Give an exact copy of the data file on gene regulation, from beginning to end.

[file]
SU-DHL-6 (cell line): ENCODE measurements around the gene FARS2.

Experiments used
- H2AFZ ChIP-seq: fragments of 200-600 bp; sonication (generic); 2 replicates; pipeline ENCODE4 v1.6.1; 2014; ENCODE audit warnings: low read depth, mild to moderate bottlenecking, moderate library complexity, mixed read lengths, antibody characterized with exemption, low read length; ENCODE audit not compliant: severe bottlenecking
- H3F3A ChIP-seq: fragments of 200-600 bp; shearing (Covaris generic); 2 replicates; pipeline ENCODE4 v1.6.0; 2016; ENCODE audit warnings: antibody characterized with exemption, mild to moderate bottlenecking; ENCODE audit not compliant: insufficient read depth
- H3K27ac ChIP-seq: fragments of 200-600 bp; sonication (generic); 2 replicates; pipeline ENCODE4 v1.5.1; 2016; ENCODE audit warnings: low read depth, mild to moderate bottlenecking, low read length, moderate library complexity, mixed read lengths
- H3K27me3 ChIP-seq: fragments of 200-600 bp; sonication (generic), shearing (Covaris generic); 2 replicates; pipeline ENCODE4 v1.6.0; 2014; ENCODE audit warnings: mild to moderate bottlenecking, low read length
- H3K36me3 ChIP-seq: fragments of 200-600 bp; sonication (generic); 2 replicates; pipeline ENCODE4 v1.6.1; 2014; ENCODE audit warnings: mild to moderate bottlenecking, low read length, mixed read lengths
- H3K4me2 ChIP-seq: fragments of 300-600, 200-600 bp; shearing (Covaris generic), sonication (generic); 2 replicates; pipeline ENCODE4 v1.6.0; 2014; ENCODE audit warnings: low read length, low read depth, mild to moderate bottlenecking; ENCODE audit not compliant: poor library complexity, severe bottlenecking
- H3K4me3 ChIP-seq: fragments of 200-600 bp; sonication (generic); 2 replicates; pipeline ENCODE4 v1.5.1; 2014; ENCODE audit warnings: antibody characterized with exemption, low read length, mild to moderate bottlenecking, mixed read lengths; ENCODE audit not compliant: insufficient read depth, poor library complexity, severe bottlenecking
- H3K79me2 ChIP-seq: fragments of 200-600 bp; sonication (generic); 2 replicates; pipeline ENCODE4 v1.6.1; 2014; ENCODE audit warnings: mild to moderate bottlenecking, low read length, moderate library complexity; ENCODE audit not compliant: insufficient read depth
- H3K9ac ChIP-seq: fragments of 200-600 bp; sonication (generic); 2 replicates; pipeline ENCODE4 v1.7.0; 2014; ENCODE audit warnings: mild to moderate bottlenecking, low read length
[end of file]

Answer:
SU-DHL-6 (cell line): ENCODE measurements around the gene FARS2.

Experiments used
- H2AFZ ChIP-seq: fragments of 200-600 bp; sonication (generic); 2 replicates; pipeline ENCODE4 v1.6.1; 2014; ENCODE audit warnings: low read depth, mild to moderate bottlenecking, moderate library complexity, mixed read lengths, antibody characterized with exemption, low read length; ENCODE audit not compliant: severe bottlenecking
- H3F3A ChIP-seq: fragments of 200-600 bp; shearing (Covaris generic); 2 replicates; pipeline ENCODE4 v1.6.0; 2016; ENCODE audit warnings: antibody characterized with exemption, mild to moderate bottlenecking; ENCODE audit not compliant: insufficient read depth
- H3K27ac ChIP-seq: fragments of 200-600 bp; sonication (generic); 2 replicates; pipeline ENCODE4 v1.5.1; 2016; ENCODE audit warnings: low read depth, mild to moderate bottlenecking, low read length, moderate library complexity, mixed read lengths
- H3K27me3 ChIP-seq: fragments of 200-600 bp; sonication (generic), shearing (Covaris generic); 2 replicates; pipeline ENCODE4 v1.6.0; 2014; ENCODE audit warnings: mild to moderate bottlenecking, low read length
- H3K36me3 ChIP-seq: fragments of 200-600 bp; sonication (generic); 2 replicates; pipeline ENCODE4 v1.6.1; 2014; ENCODE audit warnings: mild to moderate bottlenecking, low read length, mixed read lengths
- H3K4me2 ChIP-seq: fragments of 300-600, 200-600 bp; shearing (Covaris generic), sonication (generic); 2 replicates; pipeline ENCODE4 v1.6.0; 2014; ENCODE audit warnings: low read length, low read depth, mild to moderate bottlenecking; ENCODE audit not compliant: poor library complexity, severe bottlenecking
- H3K4me3 ChIP-seq: fragments of 200-600 bp; sonication (generic); 2 replicates; pipeline ENCODE4 v1.5.1; 2014; ENCODE audit warnings: antibody characterized with exemption, low read length, mild to moderate bottlenecking, mixed read lengths; ENCODE audit not compliant: insufficient read depth, poor library complexity, severe bottlenecking
- H3K79me2 ChIP-seq: fragments of 200-600 bp; sonication (generic); 2 replicates; pipeline ENCODE4 v1.6.1; 2014; ENCODE audit warnings: mild to moderate bottlenecking, low read length, moderate library complexity; ENCODE audit not compliant: insufficient read depth
- H3K9ac ChIP-seq: fragments of 200-600 bp; sonication (generic); 2 replicates; pipeline ENCODE4 v1.7.0; 2014; ENCODE audit warnings: mild to moderate bottlenecking, low read length